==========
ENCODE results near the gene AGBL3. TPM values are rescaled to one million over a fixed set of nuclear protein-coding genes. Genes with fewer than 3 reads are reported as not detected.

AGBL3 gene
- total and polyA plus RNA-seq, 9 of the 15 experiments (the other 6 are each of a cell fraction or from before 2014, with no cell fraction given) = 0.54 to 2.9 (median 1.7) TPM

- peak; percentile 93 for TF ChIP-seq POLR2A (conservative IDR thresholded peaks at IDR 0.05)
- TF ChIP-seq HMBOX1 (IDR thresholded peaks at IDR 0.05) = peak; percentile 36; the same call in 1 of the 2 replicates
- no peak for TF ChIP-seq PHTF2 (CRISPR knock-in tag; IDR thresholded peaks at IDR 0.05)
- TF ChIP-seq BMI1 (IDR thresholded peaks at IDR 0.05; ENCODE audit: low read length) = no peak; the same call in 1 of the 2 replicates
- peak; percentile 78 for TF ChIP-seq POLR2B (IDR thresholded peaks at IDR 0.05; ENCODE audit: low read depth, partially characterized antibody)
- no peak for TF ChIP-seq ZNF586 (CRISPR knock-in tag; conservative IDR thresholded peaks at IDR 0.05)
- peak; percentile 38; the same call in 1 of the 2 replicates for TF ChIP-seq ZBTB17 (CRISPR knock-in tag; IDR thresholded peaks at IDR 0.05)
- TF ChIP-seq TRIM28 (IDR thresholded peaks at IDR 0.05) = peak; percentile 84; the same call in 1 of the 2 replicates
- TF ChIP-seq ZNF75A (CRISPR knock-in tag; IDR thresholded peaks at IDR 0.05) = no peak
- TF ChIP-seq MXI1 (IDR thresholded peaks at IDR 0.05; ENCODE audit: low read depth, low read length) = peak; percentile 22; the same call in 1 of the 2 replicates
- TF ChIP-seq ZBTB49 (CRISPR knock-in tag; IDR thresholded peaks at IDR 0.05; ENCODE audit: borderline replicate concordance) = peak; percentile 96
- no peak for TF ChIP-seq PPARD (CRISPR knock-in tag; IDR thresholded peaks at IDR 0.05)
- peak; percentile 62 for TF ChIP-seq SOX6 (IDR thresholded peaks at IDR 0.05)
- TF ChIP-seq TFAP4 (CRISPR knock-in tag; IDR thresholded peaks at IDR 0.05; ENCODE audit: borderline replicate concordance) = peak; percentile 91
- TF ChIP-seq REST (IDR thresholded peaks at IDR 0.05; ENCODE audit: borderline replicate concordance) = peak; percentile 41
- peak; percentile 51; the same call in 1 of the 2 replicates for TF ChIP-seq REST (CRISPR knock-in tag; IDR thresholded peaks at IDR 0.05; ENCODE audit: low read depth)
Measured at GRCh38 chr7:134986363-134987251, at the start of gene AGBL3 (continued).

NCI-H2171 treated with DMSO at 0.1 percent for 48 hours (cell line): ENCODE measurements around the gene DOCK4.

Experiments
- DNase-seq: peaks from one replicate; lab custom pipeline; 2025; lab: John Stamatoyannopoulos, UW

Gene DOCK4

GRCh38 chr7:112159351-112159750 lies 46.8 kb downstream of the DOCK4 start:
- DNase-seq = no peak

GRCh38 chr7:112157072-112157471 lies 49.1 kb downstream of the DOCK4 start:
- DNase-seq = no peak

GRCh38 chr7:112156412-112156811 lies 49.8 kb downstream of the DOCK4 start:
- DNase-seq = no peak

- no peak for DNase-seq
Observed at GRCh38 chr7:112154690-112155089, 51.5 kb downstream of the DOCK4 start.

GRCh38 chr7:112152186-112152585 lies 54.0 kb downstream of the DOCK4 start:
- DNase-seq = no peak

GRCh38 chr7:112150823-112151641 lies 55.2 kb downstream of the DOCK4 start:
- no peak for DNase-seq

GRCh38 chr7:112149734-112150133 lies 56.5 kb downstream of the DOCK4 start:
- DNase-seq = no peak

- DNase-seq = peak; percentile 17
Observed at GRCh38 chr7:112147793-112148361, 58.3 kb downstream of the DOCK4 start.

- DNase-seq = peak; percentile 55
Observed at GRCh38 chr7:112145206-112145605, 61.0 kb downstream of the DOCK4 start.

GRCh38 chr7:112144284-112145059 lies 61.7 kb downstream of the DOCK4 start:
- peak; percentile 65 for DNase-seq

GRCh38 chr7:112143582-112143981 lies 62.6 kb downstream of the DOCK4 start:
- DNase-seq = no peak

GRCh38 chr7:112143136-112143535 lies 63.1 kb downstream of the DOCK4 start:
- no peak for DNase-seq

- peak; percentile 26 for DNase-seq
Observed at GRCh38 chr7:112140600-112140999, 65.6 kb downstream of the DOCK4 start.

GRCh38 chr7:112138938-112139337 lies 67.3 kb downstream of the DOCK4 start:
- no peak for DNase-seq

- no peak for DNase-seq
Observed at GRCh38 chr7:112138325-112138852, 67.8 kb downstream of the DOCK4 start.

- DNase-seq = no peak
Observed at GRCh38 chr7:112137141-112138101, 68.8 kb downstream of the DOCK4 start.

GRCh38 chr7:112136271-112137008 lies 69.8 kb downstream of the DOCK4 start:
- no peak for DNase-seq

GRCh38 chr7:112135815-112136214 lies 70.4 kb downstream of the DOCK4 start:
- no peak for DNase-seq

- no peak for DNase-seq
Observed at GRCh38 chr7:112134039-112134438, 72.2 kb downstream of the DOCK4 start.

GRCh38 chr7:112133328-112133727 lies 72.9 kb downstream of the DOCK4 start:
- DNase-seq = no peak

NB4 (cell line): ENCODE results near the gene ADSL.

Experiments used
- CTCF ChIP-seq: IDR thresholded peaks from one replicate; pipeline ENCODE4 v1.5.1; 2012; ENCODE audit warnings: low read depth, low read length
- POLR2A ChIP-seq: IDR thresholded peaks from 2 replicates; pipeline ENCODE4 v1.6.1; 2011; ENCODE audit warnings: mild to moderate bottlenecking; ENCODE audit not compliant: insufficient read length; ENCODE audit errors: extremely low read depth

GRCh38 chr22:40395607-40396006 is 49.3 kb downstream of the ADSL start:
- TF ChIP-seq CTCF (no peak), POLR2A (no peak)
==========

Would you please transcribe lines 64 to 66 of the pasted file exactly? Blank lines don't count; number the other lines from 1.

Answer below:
- DNase-seq = no peak

NB4 (cell line): ENCODE results near the gene ADSL.

Experiments used